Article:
A member commented that elected student leaders are well-informed and passionate representatives of students and should be allotted ex-officio seats on Campus Council and its committees.

Professor Gough responded that Campus Council is not a stakeholder assembly, but a fiduciary body and as such a body, it needs to have directly elected students to add to its legitimacy.

Another member commented that in regards to the complaints of a short consultation period, he was impressed by the amount of consultation and the number of meetings held on governance reform.

In his closing remarks, the Vice-President and Principal noted that UTM’s Boundless Campaign had a very successful launch on May 23, 2012 and expressed his thanks to the staff of the Office of Advancement and all of the student volunteers for contributing to such a well-received event.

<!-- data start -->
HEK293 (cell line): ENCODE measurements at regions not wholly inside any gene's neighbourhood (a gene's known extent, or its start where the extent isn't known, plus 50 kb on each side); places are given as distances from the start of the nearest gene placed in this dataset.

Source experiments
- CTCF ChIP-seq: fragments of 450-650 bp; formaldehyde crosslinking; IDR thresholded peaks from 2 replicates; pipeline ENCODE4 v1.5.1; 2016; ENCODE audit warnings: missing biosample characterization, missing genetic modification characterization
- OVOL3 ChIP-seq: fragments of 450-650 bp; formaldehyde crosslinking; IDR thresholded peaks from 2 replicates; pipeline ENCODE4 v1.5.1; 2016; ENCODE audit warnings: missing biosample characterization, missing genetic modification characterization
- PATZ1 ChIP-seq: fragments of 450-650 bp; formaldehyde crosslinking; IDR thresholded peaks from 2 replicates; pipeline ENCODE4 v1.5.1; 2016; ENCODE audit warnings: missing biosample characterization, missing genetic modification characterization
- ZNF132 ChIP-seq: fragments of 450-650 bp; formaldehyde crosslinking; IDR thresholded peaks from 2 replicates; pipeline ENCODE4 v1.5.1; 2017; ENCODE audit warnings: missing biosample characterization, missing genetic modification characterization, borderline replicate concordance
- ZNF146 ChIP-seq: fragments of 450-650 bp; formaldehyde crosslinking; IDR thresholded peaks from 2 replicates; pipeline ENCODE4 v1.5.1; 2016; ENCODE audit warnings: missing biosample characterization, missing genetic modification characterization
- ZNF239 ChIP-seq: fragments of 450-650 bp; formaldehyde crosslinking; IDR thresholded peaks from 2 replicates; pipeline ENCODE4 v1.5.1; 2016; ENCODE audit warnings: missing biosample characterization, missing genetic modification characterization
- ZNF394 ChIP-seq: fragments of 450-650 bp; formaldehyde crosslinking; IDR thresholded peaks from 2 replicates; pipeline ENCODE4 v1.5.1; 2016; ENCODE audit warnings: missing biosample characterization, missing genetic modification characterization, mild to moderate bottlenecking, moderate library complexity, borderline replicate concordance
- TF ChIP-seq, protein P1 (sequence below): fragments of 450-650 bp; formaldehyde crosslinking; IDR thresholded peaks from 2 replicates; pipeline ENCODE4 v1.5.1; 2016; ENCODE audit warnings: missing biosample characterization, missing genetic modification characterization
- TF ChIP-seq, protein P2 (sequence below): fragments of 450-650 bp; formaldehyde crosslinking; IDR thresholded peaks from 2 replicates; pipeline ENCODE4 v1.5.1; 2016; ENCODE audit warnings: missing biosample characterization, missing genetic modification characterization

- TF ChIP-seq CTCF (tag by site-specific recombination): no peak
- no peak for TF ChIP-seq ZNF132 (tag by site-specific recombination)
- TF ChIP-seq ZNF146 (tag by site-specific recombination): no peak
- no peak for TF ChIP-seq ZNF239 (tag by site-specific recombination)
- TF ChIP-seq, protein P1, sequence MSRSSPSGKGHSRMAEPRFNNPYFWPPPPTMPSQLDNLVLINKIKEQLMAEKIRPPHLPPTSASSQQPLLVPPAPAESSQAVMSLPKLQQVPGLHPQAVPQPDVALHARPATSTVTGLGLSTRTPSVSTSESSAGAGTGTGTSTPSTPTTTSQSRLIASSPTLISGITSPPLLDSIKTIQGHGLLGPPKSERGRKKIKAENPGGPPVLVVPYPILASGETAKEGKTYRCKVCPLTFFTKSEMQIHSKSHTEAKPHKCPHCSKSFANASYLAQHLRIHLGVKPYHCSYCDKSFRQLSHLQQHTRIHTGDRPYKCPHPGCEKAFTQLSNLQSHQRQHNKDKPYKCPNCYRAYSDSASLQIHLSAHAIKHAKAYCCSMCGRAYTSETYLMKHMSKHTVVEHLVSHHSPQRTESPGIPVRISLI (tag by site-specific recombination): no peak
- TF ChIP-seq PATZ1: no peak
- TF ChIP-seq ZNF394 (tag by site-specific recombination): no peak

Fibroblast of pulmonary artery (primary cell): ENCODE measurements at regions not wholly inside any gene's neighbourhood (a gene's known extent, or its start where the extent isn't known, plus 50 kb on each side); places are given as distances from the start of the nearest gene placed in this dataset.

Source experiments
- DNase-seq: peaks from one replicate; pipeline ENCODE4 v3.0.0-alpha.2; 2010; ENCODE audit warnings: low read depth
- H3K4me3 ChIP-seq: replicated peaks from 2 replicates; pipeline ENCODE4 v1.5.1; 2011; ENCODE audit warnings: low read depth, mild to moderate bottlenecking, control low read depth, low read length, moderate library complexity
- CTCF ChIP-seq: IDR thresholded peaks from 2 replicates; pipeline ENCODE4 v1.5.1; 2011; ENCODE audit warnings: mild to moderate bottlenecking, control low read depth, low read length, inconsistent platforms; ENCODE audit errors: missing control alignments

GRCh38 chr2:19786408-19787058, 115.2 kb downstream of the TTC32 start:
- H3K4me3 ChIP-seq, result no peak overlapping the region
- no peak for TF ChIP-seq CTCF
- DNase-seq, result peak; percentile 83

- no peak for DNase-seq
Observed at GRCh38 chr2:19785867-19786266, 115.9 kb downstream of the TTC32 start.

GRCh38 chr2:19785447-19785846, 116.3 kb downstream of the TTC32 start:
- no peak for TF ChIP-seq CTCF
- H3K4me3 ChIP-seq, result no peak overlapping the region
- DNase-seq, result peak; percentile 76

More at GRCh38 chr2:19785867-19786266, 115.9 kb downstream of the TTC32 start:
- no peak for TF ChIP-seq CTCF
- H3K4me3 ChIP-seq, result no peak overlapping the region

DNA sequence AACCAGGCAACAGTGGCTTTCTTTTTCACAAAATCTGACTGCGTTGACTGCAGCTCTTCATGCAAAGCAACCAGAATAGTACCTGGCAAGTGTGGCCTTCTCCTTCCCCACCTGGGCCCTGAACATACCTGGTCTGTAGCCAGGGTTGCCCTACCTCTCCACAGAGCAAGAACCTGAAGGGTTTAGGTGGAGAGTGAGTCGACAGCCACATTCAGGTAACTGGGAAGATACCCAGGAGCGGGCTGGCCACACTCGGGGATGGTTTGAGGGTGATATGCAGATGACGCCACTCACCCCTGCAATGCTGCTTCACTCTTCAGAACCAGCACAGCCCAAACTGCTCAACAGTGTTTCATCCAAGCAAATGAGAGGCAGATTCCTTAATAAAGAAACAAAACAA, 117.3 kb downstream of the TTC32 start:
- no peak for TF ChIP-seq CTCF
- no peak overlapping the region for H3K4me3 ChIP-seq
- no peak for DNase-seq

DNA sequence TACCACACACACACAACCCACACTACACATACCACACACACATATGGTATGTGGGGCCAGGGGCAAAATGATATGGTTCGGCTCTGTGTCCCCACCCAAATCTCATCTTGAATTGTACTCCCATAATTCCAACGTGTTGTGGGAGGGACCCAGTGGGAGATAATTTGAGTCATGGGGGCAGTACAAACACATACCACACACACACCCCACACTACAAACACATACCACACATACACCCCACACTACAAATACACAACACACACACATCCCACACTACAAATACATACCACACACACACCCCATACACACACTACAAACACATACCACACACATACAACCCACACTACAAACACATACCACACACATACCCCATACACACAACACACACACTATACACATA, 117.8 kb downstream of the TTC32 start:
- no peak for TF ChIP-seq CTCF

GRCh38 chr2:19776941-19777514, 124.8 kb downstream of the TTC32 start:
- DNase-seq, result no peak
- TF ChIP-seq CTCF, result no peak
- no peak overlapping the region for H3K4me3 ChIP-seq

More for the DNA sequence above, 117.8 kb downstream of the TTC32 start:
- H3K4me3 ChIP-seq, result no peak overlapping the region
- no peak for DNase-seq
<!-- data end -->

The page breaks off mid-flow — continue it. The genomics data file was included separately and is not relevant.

Two significant donations were announced at the event as follows:

  • Entrepreneur and philanthropist Vasu Chanchlani has made a visionary gift of $2 million to create the Centre for South Asian Engagement, which will engage our local South Asian diaspora to advance Canada’s strategic interests in a changing world.
  • Amgen Canada’s generous support of $425,000 will create the Amgen Canada Fellowship in Biotechnology as well as the Amgen Canada Discovery Professorship in Health System Strategy.

The meeting adjourned at 4:05 p.m.

 

Secretary ___________________ Chair _________________________